The Revenue Committee’s Greatest Hits

The Revenue Committee’s Greatest Hits

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As the 2019 Nebraska Legislature moves beyond its first 30 of 90 working days, the Revenue Committee remains a merry band.

So far, the committee has worked in harmony across the urban-rural divide, advancing numerous pieces of legislation to the floor of the Unicameral.

But the committee’s hardest work is just beginning. Between now and April, the eight senators will consider the most ambitious parts of their property tax reform package. That includes any potential tax shift the committee may pursue, along with policies that might use those new revenues to effectively cut property taxes across the board.

Here’s our list of key reform options heard before the committee that could be combined to result in substantial, sustainable property tax reductions:

1.   Expand the state and local sales tax base.

Currently, state and local sales taxes are only collected on 1 in 3 purchases in Nebraska. Experts from the Tax Foundation recommend that states levy sales tax on all final consumer transactions, exempting only business inputs.

Ultimately, it’s up to the committee to decide if it wants to pursue a major reduction in sales tax exemptions, or a modest one. But because these broad and stable revenues can be used to reduce tax rates, including the sales tax itself, or to fund targeted credits for taxpayers in need, the less the committee proposes to reduce these exemptions, the less revenue they'll have to make changes.

Bills with sales tax base expansion language include LB314, LB497, LB507 and LB508.

2. Codify online sales tax requirements.

Nebraska must pass legislation establishing an appropriate transaction threshold for sales tax collection compliance, and prohibiting retroactive sales tax collections. LB284 would achieve these objectives.

3. Increase voter participation for bonding.

All bond issues should be voter-approved, and elections should be scheduled for a primary or general election in order to maximize voter participation. Bills that address bonding include LB20 and LB412 (heard in the Government, Military and Veterans Affairs Committee).

4. Limit property tax windfalls.

When valuations increase, local political subdivisions should reduce their property tax levies. LB103 would require a levy reduction by the same amount as the overall increase in valuations, until a public hearing and vote is held to adopt any property tax increase.

5. Reduce property tax levies and/or assessment ratios.

In combination with revenue replacements from state or local sources, a reduction in allowed property tax levies or assessment ratios of real property makes for an effective reduction in local reliance on property tax. Bills including levy rate reductions or assessment ratio changes include LB183, LB530, and LB695 (heard before Education).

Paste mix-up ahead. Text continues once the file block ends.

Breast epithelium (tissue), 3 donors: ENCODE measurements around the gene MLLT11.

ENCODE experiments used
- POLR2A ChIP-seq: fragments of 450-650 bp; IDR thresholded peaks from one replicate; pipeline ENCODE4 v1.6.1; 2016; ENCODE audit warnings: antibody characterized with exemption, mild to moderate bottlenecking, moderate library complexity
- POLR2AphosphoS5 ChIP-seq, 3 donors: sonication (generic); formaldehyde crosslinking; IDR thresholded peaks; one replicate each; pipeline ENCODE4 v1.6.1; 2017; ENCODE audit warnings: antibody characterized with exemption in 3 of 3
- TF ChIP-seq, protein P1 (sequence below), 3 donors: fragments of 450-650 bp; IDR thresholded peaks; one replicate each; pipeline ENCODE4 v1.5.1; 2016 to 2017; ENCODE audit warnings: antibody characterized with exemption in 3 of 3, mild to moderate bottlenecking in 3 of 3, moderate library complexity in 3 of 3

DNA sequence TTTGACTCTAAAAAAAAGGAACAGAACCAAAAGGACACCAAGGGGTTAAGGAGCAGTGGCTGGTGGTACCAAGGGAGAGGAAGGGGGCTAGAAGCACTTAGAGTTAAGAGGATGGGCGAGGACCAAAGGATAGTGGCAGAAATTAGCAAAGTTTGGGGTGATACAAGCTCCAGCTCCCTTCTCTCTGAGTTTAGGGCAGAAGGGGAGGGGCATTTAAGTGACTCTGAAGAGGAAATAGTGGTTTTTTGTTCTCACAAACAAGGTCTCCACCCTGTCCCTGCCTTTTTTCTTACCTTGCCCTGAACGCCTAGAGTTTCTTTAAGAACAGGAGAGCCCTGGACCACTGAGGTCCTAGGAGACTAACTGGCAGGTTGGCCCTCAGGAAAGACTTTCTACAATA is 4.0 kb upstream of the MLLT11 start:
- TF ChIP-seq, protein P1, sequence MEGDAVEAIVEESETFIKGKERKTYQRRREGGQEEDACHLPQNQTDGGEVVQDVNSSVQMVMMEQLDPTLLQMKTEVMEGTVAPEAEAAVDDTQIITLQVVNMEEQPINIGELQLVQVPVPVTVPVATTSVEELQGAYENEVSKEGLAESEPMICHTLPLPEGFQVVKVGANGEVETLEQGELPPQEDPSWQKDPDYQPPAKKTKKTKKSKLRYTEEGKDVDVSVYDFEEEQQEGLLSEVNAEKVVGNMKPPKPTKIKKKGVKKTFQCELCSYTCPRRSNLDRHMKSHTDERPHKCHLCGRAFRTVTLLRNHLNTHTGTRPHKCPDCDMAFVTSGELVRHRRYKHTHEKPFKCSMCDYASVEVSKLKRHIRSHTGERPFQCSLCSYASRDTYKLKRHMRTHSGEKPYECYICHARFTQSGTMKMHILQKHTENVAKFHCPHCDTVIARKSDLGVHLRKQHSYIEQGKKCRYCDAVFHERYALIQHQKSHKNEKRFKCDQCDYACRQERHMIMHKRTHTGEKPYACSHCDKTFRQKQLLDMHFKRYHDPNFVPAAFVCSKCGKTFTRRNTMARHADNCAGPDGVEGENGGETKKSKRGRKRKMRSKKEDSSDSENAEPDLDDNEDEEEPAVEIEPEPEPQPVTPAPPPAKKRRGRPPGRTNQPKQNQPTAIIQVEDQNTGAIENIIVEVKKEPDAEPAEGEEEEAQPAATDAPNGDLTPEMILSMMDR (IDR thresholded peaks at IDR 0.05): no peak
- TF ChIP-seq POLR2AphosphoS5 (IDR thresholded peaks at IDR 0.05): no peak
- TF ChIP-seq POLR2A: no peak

6. Reduce state income tax rates gradually as reserve and revenue growth requirements are met.

Requiring a cash reserve balance of $500 million or more and actual General Fund revenue growth of 3.5% or greater before any state income tax reductions are made would prioritize property tax reform and avoid tax reductions in years with weaker revenue growth. Language in LB615, with amendments, could achieve this goal.

There are some sour notes among the many proposals, however.

Several bills propose increasing the Property Tax Credit Fund. However, in absence of more serious tax limitations, this policy has not worked to keep a lid on the growth of property taxes. As an alternative, those revenues can be used to fund structural property tax reforms

Another pitfall to avoid is increasing state tax rates. Nebraska already has the 7th highest average property tax rate, the 16th highest income tax rate, and the 25th highest combined state and local sales tax rate. In total, Nebraska’s Tax Foundation State Business Tax Climate Index ranking stands at 24.

Many of the session’s proposed tax rate increases, including high-earner income tax rates and excise tax increases are less stable revenue sources than expanding sales taxes at current or lower rates. As an alternative, the Unicameral could enact legislation permitting counties to seek voter approval for countywide local option sales tax increases for property tax reduction.

It’s healthy to be skeptical about whether the Legislature can reach a 33-vote consensus on any proposed package. But with LB103, LB183, and LB284 already moving forward, there is a promising opportunity for reform in this year’s session.

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